A call for financial market reforms

More broadly, our analysis strongly indicates that the severity of financial frictions faced by firms is decreasing in the level of development of financial markets. Since financial frictions slow down improvements in technology and the welfare costs of delayed productivity catch up are probably enormous, policy should also be directed towards establishing a framework for deep credit markets and a strong banking sector willing to provide access to external financing for a broad range of firms. To be clear, we do not advocate “sprinkling” money (i.e. blind injection of liquidity into firms), which neglects the disciplinary effects of external finance that comes from careful screening and monitoring. Instead, a sensible strategy may include enhanced screening process, improved information systems, and well maintained clear property records. As suggested by Figure 3, deeper reforms in banking and financial sectors are likely to alleviate the adverse effects of financial frictions and, consequently, to stimulate the growth of the economies in our sample.

Figure 3. Financial constraints and reforms in financial and banking sectors

Source: BEEPS, European Bank for Reconstruction and Development.

Our findings also suggest that financial constraints may force firms to choose between innovation and internationalisation strategies, thus losing out on the complementary effects of both strategies. This could explain why domestically owned firms in emerging economies benefit less from trade liberalisation than we might have expected. This may be because they lack the finance to take advantage of new export opportunities, while at the same time are confronted with increased import competition. Thus, the integration of international product markets does not have the desired effects of pushing domestically owned firms towards the technology frontier if it is not accompanied by complementary financial market reforms.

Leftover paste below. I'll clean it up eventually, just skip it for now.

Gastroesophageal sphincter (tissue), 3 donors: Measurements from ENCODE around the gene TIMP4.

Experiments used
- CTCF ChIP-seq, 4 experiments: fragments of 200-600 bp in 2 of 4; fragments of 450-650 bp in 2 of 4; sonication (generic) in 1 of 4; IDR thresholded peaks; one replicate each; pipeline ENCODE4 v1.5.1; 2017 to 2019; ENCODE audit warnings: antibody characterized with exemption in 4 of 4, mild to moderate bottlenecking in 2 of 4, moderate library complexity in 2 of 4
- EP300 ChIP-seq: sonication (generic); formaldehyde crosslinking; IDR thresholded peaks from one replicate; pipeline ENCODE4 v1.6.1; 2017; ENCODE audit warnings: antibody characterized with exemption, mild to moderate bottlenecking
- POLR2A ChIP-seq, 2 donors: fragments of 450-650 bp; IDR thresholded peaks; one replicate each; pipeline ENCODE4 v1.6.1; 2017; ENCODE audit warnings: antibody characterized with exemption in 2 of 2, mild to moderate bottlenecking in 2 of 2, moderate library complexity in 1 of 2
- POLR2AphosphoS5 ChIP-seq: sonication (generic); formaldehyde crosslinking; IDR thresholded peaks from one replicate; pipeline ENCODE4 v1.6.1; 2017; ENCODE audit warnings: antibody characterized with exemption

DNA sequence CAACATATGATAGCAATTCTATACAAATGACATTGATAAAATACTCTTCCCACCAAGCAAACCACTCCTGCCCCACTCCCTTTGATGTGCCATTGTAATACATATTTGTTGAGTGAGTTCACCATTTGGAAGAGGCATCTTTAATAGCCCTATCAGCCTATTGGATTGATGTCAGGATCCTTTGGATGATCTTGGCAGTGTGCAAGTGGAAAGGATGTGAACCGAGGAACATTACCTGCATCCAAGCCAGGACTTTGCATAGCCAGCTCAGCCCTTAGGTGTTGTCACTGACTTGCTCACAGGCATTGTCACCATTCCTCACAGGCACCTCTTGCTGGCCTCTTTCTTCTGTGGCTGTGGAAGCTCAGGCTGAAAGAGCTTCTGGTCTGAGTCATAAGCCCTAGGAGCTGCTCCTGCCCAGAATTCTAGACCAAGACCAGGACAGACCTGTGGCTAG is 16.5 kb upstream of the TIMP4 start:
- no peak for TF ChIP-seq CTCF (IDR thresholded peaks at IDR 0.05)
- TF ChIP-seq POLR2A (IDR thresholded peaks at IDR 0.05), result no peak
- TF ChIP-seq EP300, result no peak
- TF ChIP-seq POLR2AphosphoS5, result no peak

Banerjee, Abhijit V and Esther Duflo (2008), “Do firms want to borrow more? Testing credit constraints using a directed lending program,” mimeo.

Easterly, William (2009), “Lost in the tropics: Sachs’ misguided African geography”,, 1 June.

Estrin, Saul, Jan Hanousek, Evzen Kocenda and Jan Svejnar (2009), “The effects of privatization and ownership in transition economies”, Journal of Economic Literature, Vol. 47(3):699-728.

Gorodnichenko, Yuriy, and Monika Schnitzer (2010), “Financial constraints and innovation: Why poor countries don't catch up”, NBER Working Paper 15792.

Greenaway, David, Alessandra Guariglia, and Richard Kneller (2007), “Financial factors and exporting decisions”, Journal of International Economics, Vol. 73(2):377-395.

Hall, Bronwyn H and Josh Lerner (2009), “The financing of R&D and innovation”, NBER Working Paper 15325.

Levine, Ross (2005), “Finance and growth: Theory and evidence”, in Philippe Aghion and Steven Durlauf (eds), Handbook of Economic Growth, Elsevier, Vol. 1: 865-934.

Moyos, Dambisa (2009), Dead Aid, Allen Lane, January.

Sachs, Jeffrey (2009), “Moyo's confused attack on aid for Africa”,, 29 May.



Topics:  Development Productivity and Innovation

Tags:  investment, financial frictions, research and development

Associate Professor in the Department of Economics, University of California – Berkeley

Chair in Comparative Economics at the University of Munich; CEPR Research Fellow